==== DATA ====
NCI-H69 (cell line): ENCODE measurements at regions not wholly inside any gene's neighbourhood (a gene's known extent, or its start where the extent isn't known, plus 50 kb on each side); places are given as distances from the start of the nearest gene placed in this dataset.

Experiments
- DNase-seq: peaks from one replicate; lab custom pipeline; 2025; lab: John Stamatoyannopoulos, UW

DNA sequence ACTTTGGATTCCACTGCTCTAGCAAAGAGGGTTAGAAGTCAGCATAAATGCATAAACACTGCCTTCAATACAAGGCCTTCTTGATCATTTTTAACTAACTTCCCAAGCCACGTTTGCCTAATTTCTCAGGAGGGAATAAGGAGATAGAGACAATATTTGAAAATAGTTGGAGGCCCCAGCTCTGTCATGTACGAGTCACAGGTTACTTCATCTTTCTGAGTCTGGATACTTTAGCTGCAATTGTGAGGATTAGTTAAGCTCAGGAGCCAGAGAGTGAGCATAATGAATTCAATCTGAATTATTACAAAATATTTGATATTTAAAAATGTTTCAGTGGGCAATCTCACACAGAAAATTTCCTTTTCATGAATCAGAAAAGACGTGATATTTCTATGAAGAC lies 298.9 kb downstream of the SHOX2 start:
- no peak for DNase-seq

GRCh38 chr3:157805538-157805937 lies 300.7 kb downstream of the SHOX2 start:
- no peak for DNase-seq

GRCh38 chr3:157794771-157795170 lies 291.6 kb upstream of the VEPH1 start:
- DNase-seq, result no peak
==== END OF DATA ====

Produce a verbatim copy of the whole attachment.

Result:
NCI-H69 (cell line): ENCODE measurements at regions not wholly inside any gene's neighbourhood (a gene's known extent, or its start where the extent isn't known, plus 50 kb on each side); places are given as distances from the start of the nearest gene placed in this dataset.

Experiments
- DNase-seq: peaks from one replicate; lab custom pipeline; 2025; lab: John Stamatoyannopoulos, UW

DNA sequence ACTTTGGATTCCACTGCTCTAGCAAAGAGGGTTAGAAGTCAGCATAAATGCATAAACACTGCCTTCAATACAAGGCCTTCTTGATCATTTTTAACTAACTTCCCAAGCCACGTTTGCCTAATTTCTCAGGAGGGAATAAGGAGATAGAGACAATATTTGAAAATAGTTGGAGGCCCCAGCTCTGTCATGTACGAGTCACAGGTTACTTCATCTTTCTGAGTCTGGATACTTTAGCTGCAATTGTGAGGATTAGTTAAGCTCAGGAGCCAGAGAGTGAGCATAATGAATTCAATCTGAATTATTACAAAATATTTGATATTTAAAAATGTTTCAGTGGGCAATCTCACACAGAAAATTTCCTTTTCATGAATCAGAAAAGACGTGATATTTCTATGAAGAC lies 298.9 kb downstream of the SHOX2 start:
- no peak for DNase-seq

GRCh38 chr3:157805538-157805937 lies 300.7 kb downstream of the SHOX2 start:
- no peak for DNase-seq

GRCh38 chr3:157794771-157795170 lies 291.6 kb upstream of the VEPH1 start:
- DNase-seq, result no peak